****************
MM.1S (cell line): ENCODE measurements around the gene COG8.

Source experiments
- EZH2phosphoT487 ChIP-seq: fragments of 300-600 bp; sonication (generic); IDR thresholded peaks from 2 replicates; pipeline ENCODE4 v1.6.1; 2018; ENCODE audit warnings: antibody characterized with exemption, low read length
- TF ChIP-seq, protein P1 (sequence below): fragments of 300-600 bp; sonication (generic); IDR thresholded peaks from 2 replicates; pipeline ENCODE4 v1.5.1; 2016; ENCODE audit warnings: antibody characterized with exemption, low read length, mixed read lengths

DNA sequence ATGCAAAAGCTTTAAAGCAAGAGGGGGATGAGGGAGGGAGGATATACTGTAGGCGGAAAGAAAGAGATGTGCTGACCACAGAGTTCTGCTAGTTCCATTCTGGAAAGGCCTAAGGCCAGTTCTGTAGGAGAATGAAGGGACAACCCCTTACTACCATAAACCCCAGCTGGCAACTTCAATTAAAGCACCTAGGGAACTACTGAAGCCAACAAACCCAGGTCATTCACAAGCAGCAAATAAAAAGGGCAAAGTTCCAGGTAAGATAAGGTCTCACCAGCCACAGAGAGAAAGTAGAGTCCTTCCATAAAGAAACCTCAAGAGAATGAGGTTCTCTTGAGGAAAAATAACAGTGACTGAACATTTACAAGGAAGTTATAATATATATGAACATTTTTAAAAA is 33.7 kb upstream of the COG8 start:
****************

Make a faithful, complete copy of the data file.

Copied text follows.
MM.1S (cell line): ENCODE measurements around the gene COG8.

Source experiments
- EZH2phosphoT487 ChIP-seq: fragments of 300-600 bp; sonication (generic); IDR thresholded peaks from 2 replicates; pipeline ENCODE4 v1.6.1; 2018; ENCODE audit warnings: antibody characterized with exemption, low read length
- TF ChIP-seq, protein P1 (sequence below): fragments of 300-600 bp; sonication (generic); IDR thresholded peaks from 2 replicates; pipeline ENCODE4 v1.5.1; 2016; ENCODE audit warnings: antibody characterized with exemption, low read length, mixed read lengths

DNA sequence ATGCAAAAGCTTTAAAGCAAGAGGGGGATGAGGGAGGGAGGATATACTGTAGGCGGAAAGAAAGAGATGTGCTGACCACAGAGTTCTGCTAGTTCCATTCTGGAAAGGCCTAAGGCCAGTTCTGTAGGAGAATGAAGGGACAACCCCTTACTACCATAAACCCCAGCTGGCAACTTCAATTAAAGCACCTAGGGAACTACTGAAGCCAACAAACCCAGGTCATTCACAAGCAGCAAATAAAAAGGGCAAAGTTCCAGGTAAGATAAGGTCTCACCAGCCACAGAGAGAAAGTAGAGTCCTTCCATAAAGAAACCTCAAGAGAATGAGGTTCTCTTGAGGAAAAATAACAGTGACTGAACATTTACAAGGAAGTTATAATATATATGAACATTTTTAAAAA is 33.7 kb upstream of the COG8 start: